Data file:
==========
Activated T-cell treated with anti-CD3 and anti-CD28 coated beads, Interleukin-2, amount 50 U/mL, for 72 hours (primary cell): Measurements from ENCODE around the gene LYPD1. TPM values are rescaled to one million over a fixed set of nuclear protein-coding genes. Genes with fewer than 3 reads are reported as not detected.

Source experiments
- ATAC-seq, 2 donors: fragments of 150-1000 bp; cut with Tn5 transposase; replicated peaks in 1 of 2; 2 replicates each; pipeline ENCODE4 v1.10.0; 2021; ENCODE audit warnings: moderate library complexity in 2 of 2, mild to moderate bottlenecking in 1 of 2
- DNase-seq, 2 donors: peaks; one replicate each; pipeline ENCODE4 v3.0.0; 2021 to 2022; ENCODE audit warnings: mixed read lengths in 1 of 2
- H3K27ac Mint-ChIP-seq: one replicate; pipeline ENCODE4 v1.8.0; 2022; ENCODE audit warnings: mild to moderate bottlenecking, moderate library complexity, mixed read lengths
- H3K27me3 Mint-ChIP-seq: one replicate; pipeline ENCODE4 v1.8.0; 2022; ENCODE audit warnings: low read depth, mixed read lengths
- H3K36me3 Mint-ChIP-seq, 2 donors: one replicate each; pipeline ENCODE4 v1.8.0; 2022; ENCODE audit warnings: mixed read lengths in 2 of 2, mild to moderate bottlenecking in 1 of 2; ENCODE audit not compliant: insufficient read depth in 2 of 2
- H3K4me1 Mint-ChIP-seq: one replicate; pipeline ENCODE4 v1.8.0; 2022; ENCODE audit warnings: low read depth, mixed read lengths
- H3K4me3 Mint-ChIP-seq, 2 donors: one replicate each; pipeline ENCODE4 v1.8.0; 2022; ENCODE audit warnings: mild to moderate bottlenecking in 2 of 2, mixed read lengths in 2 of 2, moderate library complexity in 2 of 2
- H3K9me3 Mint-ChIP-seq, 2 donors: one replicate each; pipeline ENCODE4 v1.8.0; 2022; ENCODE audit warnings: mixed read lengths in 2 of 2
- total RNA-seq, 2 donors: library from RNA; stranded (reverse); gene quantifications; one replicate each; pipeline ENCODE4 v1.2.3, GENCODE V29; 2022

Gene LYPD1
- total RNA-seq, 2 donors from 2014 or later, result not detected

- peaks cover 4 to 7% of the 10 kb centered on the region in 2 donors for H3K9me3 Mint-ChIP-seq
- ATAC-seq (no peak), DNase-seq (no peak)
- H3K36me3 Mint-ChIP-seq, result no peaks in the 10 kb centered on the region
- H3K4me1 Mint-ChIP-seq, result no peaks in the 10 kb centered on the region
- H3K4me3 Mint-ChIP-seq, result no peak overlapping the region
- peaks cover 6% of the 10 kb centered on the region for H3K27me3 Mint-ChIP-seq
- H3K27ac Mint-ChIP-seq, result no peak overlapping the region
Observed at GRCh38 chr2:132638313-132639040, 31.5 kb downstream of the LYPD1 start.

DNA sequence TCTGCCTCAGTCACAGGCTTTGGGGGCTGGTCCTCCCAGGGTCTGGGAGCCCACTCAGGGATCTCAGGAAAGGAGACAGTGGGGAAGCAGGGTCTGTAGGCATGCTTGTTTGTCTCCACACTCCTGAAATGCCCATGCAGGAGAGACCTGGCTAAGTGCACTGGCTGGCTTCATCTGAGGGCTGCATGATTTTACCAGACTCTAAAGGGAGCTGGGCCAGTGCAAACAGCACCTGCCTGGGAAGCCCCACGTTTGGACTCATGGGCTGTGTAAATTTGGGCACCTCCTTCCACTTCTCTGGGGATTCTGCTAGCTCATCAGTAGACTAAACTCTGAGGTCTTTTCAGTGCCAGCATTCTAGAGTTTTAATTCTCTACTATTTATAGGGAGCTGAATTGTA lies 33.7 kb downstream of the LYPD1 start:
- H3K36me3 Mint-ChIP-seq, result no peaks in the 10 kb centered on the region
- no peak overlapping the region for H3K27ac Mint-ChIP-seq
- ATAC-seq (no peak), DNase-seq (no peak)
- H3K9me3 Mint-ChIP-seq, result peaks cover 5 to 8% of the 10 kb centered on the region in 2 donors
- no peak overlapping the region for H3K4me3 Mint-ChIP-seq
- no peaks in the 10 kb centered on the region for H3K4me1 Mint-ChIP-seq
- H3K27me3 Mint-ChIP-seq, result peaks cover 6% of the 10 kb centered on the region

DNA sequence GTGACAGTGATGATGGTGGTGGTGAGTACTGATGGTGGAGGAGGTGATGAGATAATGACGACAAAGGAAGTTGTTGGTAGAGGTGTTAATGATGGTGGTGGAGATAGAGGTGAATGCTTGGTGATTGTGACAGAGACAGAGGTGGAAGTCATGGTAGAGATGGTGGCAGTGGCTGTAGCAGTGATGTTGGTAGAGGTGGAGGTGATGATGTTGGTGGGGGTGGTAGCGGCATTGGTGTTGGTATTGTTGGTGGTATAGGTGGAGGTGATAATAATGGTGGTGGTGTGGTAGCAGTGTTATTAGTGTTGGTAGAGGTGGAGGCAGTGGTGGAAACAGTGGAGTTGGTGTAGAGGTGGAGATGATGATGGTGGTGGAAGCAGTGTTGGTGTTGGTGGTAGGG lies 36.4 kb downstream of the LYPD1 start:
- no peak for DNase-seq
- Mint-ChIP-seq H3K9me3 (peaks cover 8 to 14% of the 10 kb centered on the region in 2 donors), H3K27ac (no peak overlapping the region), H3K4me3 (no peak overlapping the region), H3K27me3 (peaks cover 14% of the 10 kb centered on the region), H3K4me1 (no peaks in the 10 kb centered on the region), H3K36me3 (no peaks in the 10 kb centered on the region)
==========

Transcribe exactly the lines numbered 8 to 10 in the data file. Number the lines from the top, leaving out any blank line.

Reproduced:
- H3K4me1 Mint-ChIP-seq: one replicate; pipeline ENCODE4 v1.8.0; 2022; ENCODE audit warnings: low read depth, mixed read lengths
- H3K4me3 Mint-ChIP-seq, 2 donors: one replicate each; pipeline ENCODE4 v1.8.0; 2022; ENCODE audit warnings: mild to moderate bottlenecking in 2 of 2, mixed read lengths in 2 of 2, moderate library complexity in 2 of 2
- H3K9me3 Mint-ChIP-seq, 2 donors: one replicate each; pipeline ENCODE4 v1.8.0; 2022; ENCODE audit warnings: mixed read lengths in 2 of 2